Though Federal judges in Texas decided not to overturn a lower court's decision blocking a hold on the execution of President Obama's recent immigration policy initiatives, there may be some problems with the majority's decision, Professor Anil Kalhan told Law360 in a May 27 article (account required).
The case before the Texas federal appeals court involves two new policies executed by President Obama that seek to defer deportation for child immigrants and their parents, Law360 reported. Earlier, Kalhan was not optimistic that the court would overturn an existing court decision to stay the execution, and now that it has reached that result, Kalhan questions the rationality of the majority's opinion.
For example, the court lumped the doctrine of "lawful presence" - temporary and government revocable permission to stay in the U.S. - with the more permanent legal authority to stay proposed by the Obama initiatives, Kalhan argued. “They sort of just roll it all into one,” Kalhan said. “As if by labeling what these programs do as giving lawful presence — which isn't really a thing in the way that they describe it — they're just acting as if this is somewhat different from the form of deferred action that individuals have been getting for a long time.”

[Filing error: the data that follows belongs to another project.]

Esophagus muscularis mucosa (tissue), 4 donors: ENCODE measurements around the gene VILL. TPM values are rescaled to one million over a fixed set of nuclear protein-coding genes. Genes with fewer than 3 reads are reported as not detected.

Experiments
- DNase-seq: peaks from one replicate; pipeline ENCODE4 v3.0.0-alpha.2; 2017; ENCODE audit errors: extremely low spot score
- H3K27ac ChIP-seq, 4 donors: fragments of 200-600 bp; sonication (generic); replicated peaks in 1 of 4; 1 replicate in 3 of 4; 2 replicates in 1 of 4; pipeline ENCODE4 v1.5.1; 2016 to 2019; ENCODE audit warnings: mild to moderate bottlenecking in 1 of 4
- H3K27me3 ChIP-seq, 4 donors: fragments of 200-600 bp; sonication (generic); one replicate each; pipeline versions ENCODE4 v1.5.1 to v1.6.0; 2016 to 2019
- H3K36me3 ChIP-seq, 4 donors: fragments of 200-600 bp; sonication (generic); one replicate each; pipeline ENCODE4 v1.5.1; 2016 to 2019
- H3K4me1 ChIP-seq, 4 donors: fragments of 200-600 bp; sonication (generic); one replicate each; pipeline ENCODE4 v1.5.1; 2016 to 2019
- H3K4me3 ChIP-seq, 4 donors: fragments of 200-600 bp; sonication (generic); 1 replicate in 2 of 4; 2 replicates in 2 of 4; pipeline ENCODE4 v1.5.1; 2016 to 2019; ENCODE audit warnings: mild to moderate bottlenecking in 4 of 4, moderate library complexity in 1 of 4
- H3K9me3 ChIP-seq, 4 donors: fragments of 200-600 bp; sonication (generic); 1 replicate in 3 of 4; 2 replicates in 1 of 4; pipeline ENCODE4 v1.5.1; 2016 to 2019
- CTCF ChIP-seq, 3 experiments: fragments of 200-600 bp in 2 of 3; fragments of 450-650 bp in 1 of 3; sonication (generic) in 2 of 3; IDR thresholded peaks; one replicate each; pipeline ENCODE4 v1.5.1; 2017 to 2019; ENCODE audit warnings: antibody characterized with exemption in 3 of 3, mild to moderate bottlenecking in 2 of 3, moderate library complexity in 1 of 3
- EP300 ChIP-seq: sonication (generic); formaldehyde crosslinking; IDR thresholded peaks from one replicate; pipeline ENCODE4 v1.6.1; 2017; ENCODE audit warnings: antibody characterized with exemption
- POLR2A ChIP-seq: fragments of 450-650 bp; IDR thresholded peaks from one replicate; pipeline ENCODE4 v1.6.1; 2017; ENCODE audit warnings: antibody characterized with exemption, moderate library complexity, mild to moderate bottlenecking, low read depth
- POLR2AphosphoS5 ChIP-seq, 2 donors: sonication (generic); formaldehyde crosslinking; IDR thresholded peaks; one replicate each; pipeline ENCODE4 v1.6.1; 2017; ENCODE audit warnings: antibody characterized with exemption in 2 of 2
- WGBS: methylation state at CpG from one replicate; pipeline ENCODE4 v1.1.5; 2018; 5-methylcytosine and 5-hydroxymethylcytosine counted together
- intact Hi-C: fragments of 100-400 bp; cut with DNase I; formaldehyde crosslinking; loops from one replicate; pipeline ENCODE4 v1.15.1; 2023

Kalhan also claimed that the decision might conflict with previous immigration rulings made in Crane v. Johnson. “Whether it's flatly inconsistent or not, there is some tension,” Kalhan said. “And that might be a reason why the full circuit sitting en banc might want to hear this case."
Professor Kalhan is an expert on immigration law, criminal law, U.S. and comparative constitutional law, privacy and surveillance, and international human rights law. Before coming to Drexel, he was a litigation associate at Cleary, Gottlieb, Steen & Hamilton, where he served as co-coordinator of the firm’s immigration and international human rights pro bono practice group.